Earned Value Management is the secret to project success! If you are passionate about having projects finish on time, on schedule, and with all other project success criteria satisfied, you have no choice but to learn how to use it.
It’s amazing how many project managers do not know the true status of their projects until near the end, when there is little that can be done to ensure they finish on time or budget. The proper time to rigorously track project status is at the beginning, not at the end, because this is when interventions by the project manager can most easily bring it back on track.
In addition, it is well understood that projects which get behind schedule or over budget early in their life cycle will continue along that path throughout their existence. Even the most talented project managers have a great deal of difficulty delivering a successful project when a culture of spending and/or late deliverables has been established early on. In short, early warning of project variances is the silver bullet that could solve most project issues.
Earned value management gives the project manager that all-important early warning signal. It is a real time snapshot of the project status from two points of view:
It also gives you forecasts at project completion assuming that future project performance is the same as past performance.
The earned value calculation can take place at any time, but generally it is performed at weekly intervals, or at some other predefined project status points. However, before these regular earned value calculations can be made there are a few things that need to be planned into the project.
At the outset of the project, the project manager must do four things:
- Divide the project into tasks.
All of the project scheduling and control tasks are built on the foundation of project tasks. Most earned value metrics are calculated for each task and summed to determine the overall project status.
- Assign each task a start and end date.
Project scheduling is a discipline unto itself, but for small projects the start and end dates can be chosen based on experience or actual past project data. This baseline project schedule is used to compare against the actual project status calculated at regular intervals with the earned value method.
- Assign each task a budget.
Just like with the schedule, a budget for each task is necessary for the definition of the project. This will be used to compare against the actual project budget values at regular intervals.
- Choose a project status period.
The earned value calculations need to be performed at regularly defined intervals to be useful. A weekly status period works great for almost every project, big or small, but whatever status period you choose, pick it wisely and stick to it.
Here is what an example task might look like after project planning:
|100||Set up Database||Mar. 1||Mar. 10||$10,000|
The Earned Value Calculation
Let’s do a quick overview of the earned value calculation. At each chosen project status point there is a 5 step process to follow.
- Gather Work Performance Information
The first step is to gather project information. Four variables are collected from the actual project data. These are the Budget at Completion (BAC), Planned Value (PV), Earned Value (EV), and Actual Cost (AC). These are the inputs. They represent the project data from which to calculate the project status and/or forecast.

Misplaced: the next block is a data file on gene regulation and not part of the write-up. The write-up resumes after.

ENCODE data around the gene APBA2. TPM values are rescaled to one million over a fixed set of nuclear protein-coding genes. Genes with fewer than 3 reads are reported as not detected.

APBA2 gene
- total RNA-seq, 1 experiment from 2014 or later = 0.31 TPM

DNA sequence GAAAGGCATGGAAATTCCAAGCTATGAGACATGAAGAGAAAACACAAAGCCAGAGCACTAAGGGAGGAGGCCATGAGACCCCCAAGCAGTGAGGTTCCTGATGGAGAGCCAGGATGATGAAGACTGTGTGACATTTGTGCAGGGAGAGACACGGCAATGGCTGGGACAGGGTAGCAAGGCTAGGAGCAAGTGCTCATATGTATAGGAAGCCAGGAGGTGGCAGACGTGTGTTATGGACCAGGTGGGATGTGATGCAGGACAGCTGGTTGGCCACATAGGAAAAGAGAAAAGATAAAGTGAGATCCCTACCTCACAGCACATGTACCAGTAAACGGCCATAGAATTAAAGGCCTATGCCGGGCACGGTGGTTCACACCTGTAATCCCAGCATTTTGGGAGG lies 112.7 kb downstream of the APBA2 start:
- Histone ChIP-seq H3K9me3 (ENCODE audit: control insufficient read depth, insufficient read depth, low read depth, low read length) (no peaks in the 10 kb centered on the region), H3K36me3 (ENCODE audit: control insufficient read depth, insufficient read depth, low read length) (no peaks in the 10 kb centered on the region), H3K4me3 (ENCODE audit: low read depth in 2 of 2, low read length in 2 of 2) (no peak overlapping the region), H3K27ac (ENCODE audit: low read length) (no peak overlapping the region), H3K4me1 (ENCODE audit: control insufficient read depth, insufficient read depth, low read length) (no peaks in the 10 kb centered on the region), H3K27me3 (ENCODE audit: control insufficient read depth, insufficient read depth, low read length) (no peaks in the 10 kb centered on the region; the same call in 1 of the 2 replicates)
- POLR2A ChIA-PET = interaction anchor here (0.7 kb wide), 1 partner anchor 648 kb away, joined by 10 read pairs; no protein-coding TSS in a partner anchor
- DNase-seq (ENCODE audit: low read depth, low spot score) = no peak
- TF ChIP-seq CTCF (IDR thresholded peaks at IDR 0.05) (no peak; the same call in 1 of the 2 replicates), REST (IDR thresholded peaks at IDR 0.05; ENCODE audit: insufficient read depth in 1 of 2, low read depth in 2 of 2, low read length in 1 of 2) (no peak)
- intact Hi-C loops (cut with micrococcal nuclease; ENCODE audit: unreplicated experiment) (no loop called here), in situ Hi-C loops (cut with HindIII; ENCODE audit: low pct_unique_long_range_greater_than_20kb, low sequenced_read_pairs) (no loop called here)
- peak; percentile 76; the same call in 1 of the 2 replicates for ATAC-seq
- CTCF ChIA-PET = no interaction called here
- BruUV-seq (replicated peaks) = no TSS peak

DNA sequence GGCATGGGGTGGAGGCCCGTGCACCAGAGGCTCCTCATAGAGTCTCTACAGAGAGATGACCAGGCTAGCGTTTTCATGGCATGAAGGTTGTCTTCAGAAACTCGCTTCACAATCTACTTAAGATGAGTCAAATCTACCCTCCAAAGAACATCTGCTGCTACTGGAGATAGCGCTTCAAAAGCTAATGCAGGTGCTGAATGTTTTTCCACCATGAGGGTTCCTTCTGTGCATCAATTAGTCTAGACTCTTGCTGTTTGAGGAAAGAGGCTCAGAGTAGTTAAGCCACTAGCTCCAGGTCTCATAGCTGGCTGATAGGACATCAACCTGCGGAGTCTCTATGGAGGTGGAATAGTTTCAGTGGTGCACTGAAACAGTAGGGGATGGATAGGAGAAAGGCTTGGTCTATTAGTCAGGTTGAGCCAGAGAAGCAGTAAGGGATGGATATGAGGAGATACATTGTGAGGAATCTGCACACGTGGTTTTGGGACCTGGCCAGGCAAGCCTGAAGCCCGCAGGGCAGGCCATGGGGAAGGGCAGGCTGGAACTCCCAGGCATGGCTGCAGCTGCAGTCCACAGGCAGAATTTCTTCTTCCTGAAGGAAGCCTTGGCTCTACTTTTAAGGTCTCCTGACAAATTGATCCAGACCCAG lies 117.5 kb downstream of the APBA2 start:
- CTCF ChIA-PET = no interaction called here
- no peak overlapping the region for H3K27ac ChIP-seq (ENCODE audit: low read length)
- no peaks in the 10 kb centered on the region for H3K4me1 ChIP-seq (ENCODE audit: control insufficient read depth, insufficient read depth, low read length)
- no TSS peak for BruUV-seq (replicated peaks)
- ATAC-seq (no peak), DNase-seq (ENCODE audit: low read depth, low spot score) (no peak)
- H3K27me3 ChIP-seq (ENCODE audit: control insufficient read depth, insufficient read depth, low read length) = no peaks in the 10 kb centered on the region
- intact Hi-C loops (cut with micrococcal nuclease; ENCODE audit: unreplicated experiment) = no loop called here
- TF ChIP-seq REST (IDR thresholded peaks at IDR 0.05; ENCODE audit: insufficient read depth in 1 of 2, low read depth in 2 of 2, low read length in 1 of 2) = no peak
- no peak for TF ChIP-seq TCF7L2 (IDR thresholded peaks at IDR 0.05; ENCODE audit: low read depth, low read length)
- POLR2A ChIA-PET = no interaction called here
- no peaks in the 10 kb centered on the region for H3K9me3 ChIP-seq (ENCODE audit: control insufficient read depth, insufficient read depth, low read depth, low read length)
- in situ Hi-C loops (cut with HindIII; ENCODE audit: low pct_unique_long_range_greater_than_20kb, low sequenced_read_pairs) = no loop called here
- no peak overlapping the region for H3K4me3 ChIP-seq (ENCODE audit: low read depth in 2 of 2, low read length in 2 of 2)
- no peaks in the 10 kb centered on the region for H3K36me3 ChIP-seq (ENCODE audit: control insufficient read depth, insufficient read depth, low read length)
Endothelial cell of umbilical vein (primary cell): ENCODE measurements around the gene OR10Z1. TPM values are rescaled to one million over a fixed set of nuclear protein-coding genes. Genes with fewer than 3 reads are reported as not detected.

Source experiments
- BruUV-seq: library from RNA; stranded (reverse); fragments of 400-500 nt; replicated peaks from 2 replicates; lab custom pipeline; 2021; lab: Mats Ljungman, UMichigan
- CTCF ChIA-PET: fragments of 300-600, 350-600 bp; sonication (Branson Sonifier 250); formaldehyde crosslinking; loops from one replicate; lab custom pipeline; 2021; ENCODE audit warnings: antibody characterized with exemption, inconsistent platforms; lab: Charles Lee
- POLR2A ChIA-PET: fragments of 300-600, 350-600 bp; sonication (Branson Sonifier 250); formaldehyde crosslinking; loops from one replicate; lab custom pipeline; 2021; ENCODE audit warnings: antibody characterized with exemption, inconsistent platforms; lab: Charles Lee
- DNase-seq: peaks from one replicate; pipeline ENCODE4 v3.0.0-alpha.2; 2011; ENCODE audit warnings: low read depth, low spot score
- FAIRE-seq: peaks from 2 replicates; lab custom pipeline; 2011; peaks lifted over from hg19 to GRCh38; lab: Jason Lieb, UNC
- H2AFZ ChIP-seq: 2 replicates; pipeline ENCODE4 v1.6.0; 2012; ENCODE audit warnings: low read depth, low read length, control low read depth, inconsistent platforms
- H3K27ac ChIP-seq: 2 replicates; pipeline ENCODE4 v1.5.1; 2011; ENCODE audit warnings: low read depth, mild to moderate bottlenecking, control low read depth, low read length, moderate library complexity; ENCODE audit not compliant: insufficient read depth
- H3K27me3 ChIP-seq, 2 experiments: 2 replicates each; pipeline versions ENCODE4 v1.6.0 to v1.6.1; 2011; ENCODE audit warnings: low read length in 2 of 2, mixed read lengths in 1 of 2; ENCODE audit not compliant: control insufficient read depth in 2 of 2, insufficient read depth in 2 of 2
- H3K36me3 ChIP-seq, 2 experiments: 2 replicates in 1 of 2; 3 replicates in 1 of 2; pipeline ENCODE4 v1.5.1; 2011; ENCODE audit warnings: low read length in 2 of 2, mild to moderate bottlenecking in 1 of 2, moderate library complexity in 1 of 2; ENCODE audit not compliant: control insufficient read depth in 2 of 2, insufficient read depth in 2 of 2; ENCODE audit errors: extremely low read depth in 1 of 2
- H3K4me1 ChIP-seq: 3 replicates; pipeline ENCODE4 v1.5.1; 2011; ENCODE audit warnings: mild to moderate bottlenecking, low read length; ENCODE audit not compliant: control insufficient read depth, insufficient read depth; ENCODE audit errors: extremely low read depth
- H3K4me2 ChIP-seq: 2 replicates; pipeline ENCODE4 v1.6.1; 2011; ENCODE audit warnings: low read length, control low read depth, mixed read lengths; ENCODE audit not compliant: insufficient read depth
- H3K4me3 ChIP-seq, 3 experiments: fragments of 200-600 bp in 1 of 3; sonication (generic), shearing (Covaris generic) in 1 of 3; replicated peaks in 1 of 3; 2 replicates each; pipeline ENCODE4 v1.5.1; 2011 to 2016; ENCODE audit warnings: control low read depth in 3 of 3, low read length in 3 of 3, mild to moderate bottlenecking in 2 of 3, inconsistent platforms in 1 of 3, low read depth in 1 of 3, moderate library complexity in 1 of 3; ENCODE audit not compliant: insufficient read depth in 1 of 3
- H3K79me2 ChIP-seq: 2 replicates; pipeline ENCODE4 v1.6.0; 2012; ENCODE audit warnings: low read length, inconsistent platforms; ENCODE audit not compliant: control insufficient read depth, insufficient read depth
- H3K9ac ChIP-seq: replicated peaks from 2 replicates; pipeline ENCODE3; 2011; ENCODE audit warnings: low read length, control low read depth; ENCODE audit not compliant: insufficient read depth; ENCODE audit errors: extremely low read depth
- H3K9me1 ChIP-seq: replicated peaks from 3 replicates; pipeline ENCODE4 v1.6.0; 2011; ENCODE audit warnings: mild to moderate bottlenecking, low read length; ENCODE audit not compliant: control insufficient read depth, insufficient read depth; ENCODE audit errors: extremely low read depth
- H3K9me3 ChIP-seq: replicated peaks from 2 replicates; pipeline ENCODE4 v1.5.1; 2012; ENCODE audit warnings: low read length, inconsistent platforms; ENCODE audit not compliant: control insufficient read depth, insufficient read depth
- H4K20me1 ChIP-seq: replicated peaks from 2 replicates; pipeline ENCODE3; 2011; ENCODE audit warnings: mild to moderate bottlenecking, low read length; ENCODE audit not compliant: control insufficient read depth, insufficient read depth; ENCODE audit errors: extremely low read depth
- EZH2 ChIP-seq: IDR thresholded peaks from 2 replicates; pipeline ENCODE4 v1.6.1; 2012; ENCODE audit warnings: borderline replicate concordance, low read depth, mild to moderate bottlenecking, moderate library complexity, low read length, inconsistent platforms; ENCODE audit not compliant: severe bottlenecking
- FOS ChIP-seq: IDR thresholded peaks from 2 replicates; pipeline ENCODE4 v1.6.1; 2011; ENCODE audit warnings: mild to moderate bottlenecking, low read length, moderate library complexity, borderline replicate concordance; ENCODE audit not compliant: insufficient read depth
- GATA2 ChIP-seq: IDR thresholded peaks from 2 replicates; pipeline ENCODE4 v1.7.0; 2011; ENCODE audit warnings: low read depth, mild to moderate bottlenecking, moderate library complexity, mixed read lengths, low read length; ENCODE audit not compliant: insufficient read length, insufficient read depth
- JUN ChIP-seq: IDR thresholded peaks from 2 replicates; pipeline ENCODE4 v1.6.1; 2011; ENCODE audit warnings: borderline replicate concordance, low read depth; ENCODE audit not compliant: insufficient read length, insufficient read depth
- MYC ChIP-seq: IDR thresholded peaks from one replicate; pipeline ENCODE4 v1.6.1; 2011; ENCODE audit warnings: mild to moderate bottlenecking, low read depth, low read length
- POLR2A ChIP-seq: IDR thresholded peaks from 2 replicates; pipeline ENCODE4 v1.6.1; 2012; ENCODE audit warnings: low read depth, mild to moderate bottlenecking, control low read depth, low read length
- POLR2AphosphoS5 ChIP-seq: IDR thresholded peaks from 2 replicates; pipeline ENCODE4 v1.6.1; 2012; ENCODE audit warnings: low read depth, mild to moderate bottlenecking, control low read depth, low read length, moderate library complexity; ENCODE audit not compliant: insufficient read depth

- Determine Schedule Status
The earned value method tells you how far ahead or behind schedule the project is right now, up to the minute, in numerical terms. It does this via a calculation called the Schedule Variance (SV), which represents the monetary value equivalent that each task is ahead or behind schedule. Thus, it can be easily compared to the budget for the task. The Schedule Performance Index (SPI) tells you how far ahead or behind schedule the task (or project) is in relative terms, as a percentage of the whole. It represents the efficiency of the project withi respect to time.
- Determine Cost Status
The earned value method also tells you how far over or under budget the project is right up to the minute as well. It does this via a calculation called the Cost Variance (CV), which represents the monetary value that each task is over or under budget. The Cost Performance Index (CPI) tells you how far over or under budget the task (or project) is in relative terms, as a percentage of the whole. It represents the efficiency of the project’s resources.
Once you’ve determined the status of the project from a cost and schedule perspective, it’s time to determine what the final project outcome will be if everything went according to the current pace. The Estimate To Complete (ETC) is the amount of money needed to finish the project, from now until the end. The Estimate At Completion (EAC) is the total project (final) estimate. The Variance At Completion (VAC) is the estimated final cost overrun or underrun, and the To Complete Performance Index (TCPI) is the efficiency level required to complete the project on budget.
There isn’t an appropriate one-size-fits-all way to report earned value results. Some metrics are more important in certain industries or to a certain audience, for example corporate executives vs. project investors. Even in the same industry large projects and small projects have vastly different reporting needs. Thus, on the reporting page we will give you some ideas about how to report earned value results for your projects.
Are you getting excited yet? Move to the next tutorial page to get started with step 1, the gathering of work performance information.